5 Ways to Close the Deal Without Over-Promising
It would be difficult to imagine a business-related headline more crushing than this one: “Santa Failed.” But that’s exactly what the media was saying about Toys R Us in 2000, when the now defunct retailer failed to deliver on its promise of pre-Christmas delivery to thousands of online customers. The resulting press was devastating and so were the consequences — the company was sued by its customers and fined $350,000 by the FTC.
It’s perhaps one of the most well-known cases of a business overpromising to its customers, but it’s certainly not the only one. Outside the ecommerce world, sales leaders are tempted to over promise — timeline, functionality, support, etc. — just to close the deal.
Trust Matters In Sales
However, over-promising is a dangerous game. According to research, consumers report that companies lying or misrepresenting the facts about a product or service is the most damaging thing a company can do to their reputation.
This is because failing to deliver on a promise is all about a betrayal of trust, which in sales is hard earned (just three percent of respondents consider salespeople trustworthy) and easily lost.
The good news is, you don’t need to stretch the truth to close the deal. Here are five ways to get the close without overpromising.
1. Target the right people
With the wrong leads, you’re trying to shape a square peg to fit into a round hole — and overpromising to do some of that whittle work can be tempting.
If many of your “not interested” conversations are more about what your product or service offers than about price, timing, or relationships, you may be talking to the wrong people. Start by looking at your most successful customers, and use their profiles to build customer personas. Then load these personas and customer profiles into your marketing automation software to ensure these prospects get targeted first. This will help keep you on track, targeting the types of leads who don’t need you to over promise because your product or service is already a good fit.
2. Overdeliver every step of the way
Overdeliving is the antidote to overpromising. But you can’t exactly close a sale by underpromising. Who would buy something that you’re not trying your hardest to sell? The solution is to create a reputation of overdelivery. You can do this throughout the sales process — when you tell a prospect you’re going to follow up with a couple of resources, send 10; when you promise to get an answer in two days, do it in one. Staying on top of your relationship with prospects is easier with the right customer relationship management software, so be sure yours is working well for your company.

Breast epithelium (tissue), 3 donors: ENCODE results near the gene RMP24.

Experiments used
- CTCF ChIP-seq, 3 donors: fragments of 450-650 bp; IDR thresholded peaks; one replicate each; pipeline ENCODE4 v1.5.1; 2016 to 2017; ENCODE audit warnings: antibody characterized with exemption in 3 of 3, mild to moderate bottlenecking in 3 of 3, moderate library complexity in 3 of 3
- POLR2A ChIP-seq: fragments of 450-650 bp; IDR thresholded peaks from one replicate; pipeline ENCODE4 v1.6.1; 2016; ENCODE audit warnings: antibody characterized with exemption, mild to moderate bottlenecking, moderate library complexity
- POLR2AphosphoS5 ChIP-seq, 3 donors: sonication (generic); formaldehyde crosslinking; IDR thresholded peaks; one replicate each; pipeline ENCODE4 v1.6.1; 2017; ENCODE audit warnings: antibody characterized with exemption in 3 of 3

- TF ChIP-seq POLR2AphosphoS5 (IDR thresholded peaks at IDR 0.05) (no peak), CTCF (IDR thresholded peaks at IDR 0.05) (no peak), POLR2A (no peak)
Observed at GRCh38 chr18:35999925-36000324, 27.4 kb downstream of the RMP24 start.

3. Ask your team members for help
Successful sales requires confidence, but letting that confidence lead you into a promise you can’t keep would be a big mistake. That’s where your broader team comes in. Let’s say you have a prospect who’s asking questions about custom features. You think what they want is possible, however you aren’t certain. Check with your tech team. They can provide you with an accurate answer, and they may be able to give some additional expert insights that could help close the deal.
Maybe your lead is concerned about how they’ll be onboarded to your product, or what ongoing support will look like. Don’t just tell them what you expect to happen, give them a taste. Call upon your customer success team to jump into a quick meeting, or maybe even use some of their materials to provide a sneak peek.
4. And ask your existing customers for help, too
Not only is social proof a powerful tool of persuasion, it can help keep you honest. There is no better way to explain what buying into your product or service will be like than to ask those who’ve done it to tell their story. This could be in the form of short testimonials or reviews — nearly 70 percent of consumers read online reviews before making a purchase — or longer form case studies. Either way, it’s about letting real-world results do the talking for you.
5. Sweeten the deal (reasonably)
Promising product features or timelines that are out of your control is never a good idea. You can, however, lean upon those things that you do have a say in. Make sure you have a list in your back pocket of what you’re able to offer. Perhaps it’s a certain percentage off if a close is made in a set timeline, an extra feature or two for free, a no-strings-attached trial period, or a complimentary additional training/onboarding session. Even flexible payment options can be a benefit to some prospects. If you can provide it, go ahead and promise it. Sometimes a little push is all that’s needed to reach the finish line.
Trust is all about consistency and integrity — and that includes keeping your promises. When you get trust right in sales, you’ll close more prospects, and those who you don’t close will be more likely to recommend you anyway to someone else who might be a better fit.
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